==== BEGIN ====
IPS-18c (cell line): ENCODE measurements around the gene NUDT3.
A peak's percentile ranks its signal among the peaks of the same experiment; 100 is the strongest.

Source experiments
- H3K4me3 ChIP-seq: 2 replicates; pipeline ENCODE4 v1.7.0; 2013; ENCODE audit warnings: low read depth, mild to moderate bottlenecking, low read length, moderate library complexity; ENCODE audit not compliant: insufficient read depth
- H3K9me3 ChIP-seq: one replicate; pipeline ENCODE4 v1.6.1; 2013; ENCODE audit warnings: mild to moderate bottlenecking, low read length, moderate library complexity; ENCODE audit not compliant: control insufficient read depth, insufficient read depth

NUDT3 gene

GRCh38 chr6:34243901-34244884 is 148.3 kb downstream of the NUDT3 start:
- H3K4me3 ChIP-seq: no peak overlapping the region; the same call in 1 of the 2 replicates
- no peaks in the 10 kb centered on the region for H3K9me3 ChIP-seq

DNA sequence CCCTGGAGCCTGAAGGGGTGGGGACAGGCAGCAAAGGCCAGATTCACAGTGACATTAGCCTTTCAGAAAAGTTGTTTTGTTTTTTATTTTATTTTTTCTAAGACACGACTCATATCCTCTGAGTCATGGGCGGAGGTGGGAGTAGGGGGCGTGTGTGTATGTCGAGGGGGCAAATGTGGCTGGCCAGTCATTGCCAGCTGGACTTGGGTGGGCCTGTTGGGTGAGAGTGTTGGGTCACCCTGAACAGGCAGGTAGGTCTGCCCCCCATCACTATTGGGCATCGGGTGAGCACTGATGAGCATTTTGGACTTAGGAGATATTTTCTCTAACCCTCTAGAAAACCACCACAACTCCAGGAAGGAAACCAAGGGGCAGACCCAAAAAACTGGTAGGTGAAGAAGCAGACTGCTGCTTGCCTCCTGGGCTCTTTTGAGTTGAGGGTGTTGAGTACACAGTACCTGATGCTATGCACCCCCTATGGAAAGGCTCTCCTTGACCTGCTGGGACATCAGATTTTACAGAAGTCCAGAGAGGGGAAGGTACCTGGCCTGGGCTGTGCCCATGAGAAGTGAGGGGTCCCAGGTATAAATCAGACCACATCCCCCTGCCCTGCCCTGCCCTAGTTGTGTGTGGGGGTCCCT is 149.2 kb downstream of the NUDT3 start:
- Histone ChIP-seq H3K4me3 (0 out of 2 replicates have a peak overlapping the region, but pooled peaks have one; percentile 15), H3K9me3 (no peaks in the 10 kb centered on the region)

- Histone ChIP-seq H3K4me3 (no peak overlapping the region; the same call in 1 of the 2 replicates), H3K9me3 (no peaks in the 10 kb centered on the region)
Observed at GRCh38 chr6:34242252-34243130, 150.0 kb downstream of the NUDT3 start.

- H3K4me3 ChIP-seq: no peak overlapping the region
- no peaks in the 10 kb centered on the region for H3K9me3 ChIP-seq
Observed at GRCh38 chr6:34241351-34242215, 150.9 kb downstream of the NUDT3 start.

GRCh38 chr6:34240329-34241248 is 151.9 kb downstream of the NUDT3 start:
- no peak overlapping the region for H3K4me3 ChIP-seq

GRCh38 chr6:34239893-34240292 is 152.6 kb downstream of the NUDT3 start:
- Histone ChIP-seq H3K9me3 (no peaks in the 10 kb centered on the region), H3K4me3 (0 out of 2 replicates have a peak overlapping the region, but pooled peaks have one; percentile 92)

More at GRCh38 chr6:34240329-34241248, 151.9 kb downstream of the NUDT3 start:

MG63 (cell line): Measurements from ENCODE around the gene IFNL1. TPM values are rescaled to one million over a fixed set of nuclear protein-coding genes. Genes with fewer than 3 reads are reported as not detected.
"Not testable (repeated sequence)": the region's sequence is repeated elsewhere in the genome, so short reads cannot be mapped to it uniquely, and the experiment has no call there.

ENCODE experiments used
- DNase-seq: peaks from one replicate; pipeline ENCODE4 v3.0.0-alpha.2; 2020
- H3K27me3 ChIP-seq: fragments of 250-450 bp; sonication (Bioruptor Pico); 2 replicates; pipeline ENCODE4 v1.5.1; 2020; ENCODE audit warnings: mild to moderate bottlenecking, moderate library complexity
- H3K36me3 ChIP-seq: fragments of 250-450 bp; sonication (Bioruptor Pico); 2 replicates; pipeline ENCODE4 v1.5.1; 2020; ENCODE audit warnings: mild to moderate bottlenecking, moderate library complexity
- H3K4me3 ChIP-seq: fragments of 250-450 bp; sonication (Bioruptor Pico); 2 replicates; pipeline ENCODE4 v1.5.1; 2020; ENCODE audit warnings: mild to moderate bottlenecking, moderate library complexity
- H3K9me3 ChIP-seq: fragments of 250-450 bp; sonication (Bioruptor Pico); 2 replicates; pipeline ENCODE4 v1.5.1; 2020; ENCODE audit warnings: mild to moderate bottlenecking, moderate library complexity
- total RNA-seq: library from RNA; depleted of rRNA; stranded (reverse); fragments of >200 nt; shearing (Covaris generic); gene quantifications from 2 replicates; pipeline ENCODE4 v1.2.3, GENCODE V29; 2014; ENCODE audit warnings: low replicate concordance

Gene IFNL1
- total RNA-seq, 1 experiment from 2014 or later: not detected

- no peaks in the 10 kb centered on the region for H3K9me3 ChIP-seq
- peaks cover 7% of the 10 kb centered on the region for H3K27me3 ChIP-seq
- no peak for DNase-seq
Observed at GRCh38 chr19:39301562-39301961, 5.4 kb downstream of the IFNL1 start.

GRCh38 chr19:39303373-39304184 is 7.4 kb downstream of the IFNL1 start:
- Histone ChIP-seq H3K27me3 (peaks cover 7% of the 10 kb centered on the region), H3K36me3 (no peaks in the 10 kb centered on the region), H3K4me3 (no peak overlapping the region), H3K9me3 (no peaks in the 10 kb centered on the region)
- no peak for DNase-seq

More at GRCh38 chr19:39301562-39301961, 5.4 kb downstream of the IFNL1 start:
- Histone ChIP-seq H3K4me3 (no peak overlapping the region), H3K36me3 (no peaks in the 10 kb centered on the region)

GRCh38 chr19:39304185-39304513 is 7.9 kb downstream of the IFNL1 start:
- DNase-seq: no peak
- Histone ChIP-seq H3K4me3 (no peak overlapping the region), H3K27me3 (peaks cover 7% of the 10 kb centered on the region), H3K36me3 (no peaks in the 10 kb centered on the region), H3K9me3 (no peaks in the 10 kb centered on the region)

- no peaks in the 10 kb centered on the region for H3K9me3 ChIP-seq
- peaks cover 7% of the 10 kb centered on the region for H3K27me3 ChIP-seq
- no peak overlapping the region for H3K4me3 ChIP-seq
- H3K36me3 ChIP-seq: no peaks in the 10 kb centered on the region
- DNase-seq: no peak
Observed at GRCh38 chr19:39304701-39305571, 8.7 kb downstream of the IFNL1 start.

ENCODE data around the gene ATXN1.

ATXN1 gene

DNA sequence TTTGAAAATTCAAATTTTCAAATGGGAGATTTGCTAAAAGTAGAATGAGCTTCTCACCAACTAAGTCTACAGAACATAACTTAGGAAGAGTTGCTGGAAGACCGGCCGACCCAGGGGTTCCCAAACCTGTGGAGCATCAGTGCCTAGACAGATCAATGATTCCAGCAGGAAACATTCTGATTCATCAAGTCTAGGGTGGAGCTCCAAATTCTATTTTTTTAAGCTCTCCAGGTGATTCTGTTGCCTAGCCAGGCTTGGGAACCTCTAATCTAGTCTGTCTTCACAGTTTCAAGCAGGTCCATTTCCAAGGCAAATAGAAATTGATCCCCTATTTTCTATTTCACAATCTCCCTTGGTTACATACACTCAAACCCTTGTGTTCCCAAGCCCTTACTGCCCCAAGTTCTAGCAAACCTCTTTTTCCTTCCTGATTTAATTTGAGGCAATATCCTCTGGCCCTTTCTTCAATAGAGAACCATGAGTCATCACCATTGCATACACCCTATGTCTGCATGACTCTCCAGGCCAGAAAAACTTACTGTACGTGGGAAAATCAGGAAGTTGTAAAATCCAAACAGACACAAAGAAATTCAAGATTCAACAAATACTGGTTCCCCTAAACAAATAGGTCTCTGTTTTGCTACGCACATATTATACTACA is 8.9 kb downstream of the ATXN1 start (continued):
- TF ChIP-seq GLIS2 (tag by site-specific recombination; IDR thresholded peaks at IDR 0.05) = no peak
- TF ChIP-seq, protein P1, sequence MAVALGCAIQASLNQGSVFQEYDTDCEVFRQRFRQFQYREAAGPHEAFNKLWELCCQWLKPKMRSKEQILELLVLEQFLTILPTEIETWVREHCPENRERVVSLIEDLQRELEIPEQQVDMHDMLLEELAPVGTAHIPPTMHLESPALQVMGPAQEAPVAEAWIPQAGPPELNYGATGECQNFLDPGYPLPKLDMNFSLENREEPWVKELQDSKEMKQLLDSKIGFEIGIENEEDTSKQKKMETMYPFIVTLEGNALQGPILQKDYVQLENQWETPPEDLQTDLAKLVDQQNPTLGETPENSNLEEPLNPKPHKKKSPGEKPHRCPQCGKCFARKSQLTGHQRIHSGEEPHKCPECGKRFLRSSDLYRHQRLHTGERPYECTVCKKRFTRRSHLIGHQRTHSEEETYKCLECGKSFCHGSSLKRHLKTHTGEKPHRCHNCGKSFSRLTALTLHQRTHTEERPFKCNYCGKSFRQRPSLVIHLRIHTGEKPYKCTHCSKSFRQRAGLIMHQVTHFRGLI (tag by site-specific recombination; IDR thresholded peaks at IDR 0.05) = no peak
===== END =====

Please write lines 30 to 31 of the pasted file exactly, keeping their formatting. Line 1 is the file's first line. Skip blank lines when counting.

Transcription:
- total RNA-seq: library from RNA; depleted of rRNA; stranded (reverse); fragments of >200 nt; shearing (Covaris generic); gene quantifications from 2 replicates; pipeline ENCODE4 v1.2.3, GENCODE V29; 2014; ENCODE audit warnings: low replicate concordance

Gene IFNL1